Therapeutic intervention of AGE/RAGE pathway in NAFLD

Project Details

Non-alcoholic fatty liver disease (NAFLD) affects up to 30% of the adult population and is now a major cause of liver disease related premature illness and death in Australia. Currently there is no established drug therapy and treatment is largely based on lifestyle modification, which is difficult to achieve in most patients. As a result, there remains a major need to identify potentially modifiable factors that exacerbate liver injury and fibrosis in NAFLD and to develop therapies that can prevent or slow liver scarring.

Advanced glycation end products (AGEs) are a complex and diverse group of biologically active compounds that are formed via a process beginning with the Maillard reaction, in which reducing sugars, such as glucose, react non-enzymatically with proteins and nucleic acids. The production of AGEs is a normal phenomenon in aging and occurs at an increased rate in diabetes owing to the excess of reducing sugars available as a consequence of hyperglycemia. In Australia, as in other developed countries, industrialized methods of food processing have dramatically changed diets. Meals now contain many highly processed foods, often with excess fat and sugar. Although the estimated bioavailability of orally ingested AGEs is relatively low, diets high in AGEs have been shown to significantly increase tissue inflammation and oxidative stress. Receptor for advanced glycation end products (RAGE) is the best characterised of known AGE receptors. We conduct studies to examine RAGE expression, AGE production and the effects of exogenous AGEs on disease progression in animal models of NAFLD, the most common liver disease seen in primary care, with studies showing 30% prevalence in the general population. We also study the effect of RAGE deletion in mice with liver disease and interventional studies using inhibitors of the AGE/RAGE pathway. To gain insight into pathogenesis of AGE/RAGE pathway in NAFLD, we use cultured hepatic stellate cells, Kupffer cells or hepatocytes alone or in a co-culture setting.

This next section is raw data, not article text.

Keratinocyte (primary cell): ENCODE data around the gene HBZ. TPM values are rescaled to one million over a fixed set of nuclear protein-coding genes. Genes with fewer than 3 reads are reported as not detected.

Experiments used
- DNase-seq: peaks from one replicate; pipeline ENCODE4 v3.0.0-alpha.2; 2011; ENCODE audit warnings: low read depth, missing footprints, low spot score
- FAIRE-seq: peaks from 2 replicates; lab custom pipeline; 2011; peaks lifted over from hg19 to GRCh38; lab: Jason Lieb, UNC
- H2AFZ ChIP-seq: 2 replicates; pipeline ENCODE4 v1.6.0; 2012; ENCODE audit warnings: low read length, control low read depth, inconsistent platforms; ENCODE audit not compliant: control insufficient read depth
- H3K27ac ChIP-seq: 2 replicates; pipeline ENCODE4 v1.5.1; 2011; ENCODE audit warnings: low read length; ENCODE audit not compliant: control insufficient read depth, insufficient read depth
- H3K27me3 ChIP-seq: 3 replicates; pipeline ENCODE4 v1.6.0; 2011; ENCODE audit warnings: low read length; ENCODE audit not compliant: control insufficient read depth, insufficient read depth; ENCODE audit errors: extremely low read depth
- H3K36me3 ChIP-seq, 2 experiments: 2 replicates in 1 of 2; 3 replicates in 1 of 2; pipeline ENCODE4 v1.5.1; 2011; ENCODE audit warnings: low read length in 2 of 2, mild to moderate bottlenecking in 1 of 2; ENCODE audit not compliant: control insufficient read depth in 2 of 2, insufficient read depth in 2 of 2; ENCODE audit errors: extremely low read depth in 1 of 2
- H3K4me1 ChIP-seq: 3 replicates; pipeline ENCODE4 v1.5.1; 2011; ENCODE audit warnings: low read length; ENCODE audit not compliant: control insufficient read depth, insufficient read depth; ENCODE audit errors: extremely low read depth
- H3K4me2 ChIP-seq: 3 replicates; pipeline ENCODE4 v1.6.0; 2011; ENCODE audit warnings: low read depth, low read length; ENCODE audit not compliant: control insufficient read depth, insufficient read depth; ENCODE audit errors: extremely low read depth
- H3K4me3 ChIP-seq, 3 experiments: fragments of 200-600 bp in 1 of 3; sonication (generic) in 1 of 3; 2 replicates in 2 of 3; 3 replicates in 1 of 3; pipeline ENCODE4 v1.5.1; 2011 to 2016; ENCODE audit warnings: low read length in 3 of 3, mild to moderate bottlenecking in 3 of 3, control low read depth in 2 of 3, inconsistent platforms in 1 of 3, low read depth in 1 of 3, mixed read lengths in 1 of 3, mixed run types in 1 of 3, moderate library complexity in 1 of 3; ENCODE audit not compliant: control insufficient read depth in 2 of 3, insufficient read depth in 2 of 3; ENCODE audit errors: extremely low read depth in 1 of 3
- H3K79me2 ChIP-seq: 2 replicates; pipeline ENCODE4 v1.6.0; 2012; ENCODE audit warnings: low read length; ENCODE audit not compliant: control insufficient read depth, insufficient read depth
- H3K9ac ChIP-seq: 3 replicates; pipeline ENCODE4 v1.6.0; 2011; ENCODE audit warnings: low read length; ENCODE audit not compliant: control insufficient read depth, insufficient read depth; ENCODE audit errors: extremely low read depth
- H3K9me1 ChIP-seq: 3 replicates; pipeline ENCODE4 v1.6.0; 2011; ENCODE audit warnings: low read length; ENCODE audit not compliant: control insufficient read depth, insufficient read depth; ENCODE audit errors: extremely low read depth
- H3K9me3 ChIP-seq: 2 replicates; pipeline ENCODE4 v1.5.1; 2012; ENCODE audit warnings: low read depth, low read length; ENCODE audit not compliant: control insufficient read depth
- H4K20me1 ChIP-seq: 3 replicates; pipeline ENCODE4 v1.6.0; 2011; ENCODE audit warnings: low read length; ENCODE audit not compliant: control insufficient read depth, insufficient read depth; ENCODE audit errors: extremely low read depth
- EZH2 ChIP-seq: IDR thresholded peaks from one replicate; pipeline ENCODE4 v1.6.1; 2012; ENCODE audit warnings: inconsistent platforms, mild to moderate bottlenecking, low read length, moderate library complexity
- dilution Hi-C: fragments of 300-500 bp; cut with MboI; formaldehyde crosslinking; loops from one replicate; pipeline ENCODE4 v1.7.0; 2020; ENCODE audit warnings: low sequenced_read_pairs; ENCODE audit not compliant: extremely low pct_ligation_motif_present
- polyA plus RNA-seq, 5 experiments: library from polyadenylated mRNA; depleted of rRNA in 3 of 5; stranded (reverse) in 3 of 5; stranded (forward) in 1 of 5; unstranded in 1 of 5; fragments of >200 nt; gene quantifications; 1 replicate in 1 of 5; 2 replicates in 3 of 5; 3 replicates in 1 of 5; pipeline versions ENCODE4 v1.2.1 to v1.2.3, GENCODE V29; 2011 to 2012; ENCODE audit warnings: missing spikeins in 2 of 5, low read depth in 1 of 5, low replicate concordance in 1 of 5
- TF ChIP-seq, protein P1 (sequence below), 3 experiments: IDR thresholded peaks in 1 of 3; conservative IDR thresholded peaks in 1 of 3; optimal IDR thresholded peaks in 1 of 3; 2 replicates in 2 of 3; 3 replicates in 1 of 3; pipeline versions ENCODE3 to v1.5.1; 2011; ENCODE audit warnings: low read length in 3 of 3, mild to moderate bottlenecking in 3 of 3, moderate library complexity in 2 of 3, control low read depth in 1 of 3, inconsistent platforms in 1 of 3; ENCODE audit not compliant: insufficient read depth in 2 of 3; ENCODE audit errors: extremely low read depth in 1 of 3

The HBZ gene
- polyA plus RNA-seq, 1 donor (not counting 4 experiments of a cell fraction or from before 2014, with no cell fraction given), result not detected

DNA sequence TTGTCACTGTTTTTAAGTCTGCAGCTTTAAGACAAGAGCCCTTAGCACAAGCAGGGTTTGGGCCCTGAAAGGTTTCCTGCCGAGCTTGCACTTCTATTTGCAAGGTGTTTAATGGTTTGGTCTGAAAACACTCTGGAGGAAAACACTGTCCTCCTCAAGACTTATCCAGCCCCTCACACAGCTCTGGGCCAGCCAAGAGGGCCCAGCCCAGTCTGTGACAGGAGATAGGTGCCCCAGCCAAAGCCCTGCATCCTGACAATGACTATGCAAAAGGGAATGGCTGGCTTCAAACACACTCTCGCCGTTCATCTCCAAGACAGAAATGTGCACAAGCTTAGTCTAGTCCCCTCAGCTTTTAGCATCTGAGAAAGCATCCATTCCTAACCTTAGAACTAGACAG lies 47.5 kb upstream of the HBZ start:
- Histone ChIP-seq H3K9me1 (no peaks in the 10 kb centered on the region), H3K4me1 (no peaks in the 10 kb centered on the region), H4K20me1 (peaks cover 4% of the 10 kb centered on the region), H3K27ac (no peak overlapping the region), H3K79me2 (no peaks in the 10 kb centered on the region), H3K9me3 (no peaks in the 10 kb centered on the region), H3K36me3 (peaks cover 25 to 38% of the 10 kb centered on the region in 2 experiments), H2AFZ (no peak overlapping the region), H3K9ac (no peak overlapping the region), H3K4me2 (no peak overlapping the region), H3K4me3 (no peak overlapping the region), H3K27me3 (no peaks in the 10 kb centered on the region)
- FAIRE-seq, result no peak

Both obesity and NAFLD are strongly associated with multiple changes in the gut which include disturbance of the intestinal microbiome or dysbiosis and increased permeability and translocation of bacterial products into the portal circulation, reaching the liver and then, the sytemic circulation. It has also been shown that AGEs alter the microbiome and thus, they may encourage the growth of harmful gut bacteria. Therefore we study the relationships between AGEs, microbiome and NAFLD to better understand the progression of NAFLD to NASH and to formulate therapies.

Researchers

  • Dr Chandana Herath, Senior Research Fellow
  • Professor Peter Angus, Medical Director of Victorian Liver Transplant Unit
  • Dr Kai Yen Mak, Research Officer
  • Dr Christopher Leung, Gastroenterologist, Department of Gastroenterology, Austin Health, Clinical Lead, Melbourne Clinical School
  • Ms Ping Huang, Research Assistant
  • Ms Dinali Fernando, PhD student

Collaborators

  • Prof Josephine Forbes, Glycation & Diabetes Complications, Mater Research, University of Queensland
  • Prof John Furness, Department of Anatomy & Neuroscience, The University of Melbourne
  • A/Prof Sof Andrikopoulos, Department of Medicine, Austin Health, The University of Melbourne

Funding

  • NHMRC project grant: Novel therapies targeting the alternate renin angiotensin system in chronic liver disease (2017-2021).

Research Publications

  • Leung C, Herath CB, Forbes J and Angus PW. Dietary advanced glycation end-products aggravate non-alcoholic fatty liver disease. World Journal of Gastroenterology 2016; 22(35): 8026-40.
  • Rivera LR, Leung C, Pustovit RV, Hunne BL, Andrikopoulos S, Herath CB, Testro A, Angus PW, Furness JB. Damage to enteric neurons occurs in mice that develop fatty liver disease but not diabetes in response to a high-fat diet. Neurogastroenterology and Motility 2014; 26(8):1188-99.
  • Leung C, Herath CB, Jia Z, Goodwin M, Mak KY, Watt MJ, Forbes JM, Angus PW. Dietary glycotoxins exacerbate progression of experimental fatty liver disease. Journal of Hepatology. 2014; 60(4):832-38.
  • Goodwin M, Herath CB, Jia Z, Leung C, Coughlan MT, Forbes J, Angus P. Advanced glycation end products augment experimental hepatic fibrosis. Journal of Gastroenterology and Hepatology 2013; 28(2):369-76.
  • Herath CB, Lubel JS, Jia Z, Velkoska E, Casley D, Brown L, Tikellis C, Burrell LM and Angus PW. Portal pressure responses and angiotensin peptide production in rat liver are determined by relative activity of ACE and ACE2. American Journal of Physiology – Gastrointestinal and Liver Physiology 2009; 297:G98-G106.

Research Group

Hepatology and Gastroenterology Research Group




Key Contact

For further information about this research, please contact the research group leader.

Department / Centre

Medicine and Radiology

Node

Austin Health

Unit / Centre

Hepatology and Gastroenterology Research Group